If it’s difficult for your customers to pay you, it shouldn’t come as a huge surprise if they choose to work with a competitor who makes it as easy as possible for them to part with their money.
Think about it like this: given the choice between having to log in to their online bank and set up a new payee, versus simply making an online payment via a website, most people would prefer the latter. While the time difference between the second option and the first is no more than a minute or two, people expect convenience and may well choose one of your competitors if it’s easier to pay them.
Fortunately, there’s a ton of services which allow your company to accept payments through your website. You just need to set up an account with a provider and you’ll be able to start getting paid via your website in no time.
Let’s look at three ways you can receive online payments via your website.
1. Merchant account and payment gateway
This is the ‘traditional’ way of receiving payments online, but it’s also probably the most complicated. You need to visit your business’s bank and request a special kind of merchant account which is designed to receive e-commerce payments. Then, you will need to connect your merchant account to a payment gateway – this is a service that facilitates transactions between the customer’s bank account and yours.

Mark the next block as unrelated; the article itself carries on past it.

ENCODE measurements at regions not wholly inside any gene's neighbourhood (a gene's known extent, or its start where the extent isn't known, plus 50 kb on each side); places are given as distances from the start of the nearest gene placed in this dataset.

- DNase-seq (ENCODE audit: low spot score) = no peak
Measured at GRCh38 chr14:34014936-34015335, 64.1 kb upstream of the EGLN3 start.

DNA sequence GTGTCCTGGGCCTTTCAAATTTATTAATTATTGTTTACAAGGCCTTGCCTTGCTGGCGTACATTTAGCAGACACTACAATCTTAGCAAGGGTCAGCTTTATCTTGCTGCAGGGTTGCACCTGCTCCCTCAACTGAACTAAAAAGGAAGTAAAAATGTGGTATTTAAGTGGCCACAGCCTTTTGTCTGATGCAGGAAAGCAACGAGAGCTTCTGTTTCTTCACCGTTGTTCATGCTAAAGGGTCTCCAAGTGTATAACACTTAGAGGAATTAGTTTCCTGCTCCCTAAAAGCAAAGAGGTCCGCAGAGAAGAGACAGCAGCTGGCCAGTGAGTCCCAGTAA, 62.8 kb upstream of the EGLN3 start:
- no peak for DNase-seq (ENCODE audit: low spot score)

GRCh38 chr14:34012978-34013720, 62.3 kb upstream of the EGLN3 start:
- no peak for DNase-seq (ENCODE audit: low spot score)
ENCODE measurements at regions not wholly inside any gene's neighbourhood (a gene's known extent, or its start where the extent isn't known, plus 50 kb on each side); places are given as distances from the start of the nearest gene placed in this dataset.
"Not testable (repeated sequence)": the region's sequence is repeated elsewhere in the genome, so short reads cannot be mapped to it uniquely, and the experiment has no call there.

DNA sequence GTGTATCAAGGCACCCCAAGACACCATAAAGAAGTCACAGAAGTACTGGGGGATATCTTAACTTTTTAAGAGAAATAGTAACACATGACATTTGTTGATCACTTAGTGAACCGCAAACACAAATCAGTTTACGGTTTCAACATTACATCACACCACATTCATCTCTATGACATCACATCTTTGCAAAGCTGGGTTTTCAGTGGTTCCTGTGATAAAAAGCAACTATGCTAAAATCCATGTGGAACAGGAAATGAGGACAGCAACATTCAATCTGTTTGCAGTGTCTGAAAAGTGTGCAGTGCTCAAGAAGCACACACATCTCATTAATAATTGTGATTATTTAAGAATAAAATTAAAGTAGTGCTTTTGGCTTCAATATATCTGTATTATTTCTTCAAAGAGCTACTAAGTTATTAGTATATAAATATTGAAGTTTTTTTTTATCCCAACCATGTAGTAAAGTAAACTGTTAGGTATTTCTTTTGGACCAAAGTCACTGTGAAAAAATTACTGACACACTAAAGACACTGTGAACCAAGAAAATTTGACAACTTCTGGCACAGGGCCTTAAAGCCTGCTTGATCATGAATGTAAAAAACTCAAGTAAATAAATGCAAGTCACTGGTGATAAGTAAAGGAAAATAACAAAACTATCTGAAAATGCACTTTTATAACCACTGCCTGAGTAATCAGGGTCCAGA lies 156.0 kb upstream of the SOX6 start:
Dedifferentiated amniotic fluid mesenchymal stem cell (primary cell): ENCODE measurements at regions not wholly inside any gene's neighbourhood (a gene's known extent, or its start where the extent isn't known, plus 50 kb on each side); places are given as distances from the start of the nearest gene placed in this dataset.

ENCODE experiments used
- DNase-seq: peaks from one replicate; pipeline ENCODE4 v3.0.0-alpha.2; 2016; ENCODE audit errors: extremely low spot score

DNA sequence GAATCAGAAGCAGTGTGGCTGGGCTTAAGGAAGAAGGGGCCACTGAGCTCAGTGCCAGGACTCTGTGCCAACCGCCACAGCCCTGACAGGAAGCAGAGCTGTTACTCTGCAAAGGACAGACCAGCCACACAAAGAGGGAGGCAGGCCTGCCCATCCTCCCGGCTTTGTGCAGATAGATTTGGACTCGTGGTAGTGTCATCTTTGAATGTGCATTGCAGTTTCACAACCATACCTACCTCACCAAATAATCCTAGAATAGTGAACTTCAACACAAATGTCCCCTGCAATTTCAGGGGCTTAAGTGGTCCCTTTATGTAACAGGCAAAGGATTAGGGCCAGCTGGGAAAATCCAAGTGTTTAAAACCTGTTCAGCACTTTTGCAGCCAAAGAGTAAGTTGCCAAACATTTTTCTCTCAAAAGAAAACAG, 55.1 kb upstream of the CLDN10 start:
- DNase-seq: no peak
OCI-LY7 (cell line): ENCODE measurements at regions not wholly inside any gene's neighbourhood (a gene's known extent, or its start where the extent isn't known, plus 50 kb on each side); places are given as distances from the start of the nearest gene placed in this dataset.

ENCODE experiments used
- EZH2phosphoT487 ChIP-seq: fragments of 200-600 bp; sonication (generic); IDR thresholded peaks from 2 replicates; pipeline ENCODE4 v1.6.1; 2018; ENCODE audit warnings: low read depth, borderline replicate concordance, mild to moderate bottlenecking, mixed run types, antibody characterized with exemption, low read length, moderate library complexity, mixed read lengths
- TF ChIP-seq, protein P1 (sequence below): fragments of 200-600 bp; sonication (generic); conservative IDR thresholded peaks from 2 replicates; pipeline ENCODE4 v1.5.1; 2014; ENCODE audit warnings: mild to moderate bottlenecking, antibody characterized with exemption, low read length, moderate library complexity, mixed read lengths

2. Combined account and gateway providers
An alternative to having a separate merchant account and gateway is to use one of the many services which combine the two. By far and away the best known is PayPal. PayPal lets you open an account which is associated with your email address, and then receive and send payments into that online account. When paying with PayPal on your website, the customer is taken to a separate payments page and they can either pay via their credit card or by using their own PayPal account.
PayPal does get a certain amount of stick – there are some hidden costs, it can often take days for you to receive your money, and the customer service doesn’t always get the best reviews. So, it’s worth investigating alternative providers like Amazon WebPay or Due.
3. Integrated card processors
Last of all, there is a handful of companies which have further simplified online payments, with Stripe being the best known. When you use these kinds of platforms, you can integrate the payment page directly into your website’s checkout process – meaning the customer doesn’t have to leave your website and go to a third-party payments page (like they do with PayPal or Amazone WebPay for instance).
Learn more about getting paid for your services in our blog: What to do When a Client Won’t Pay for a Service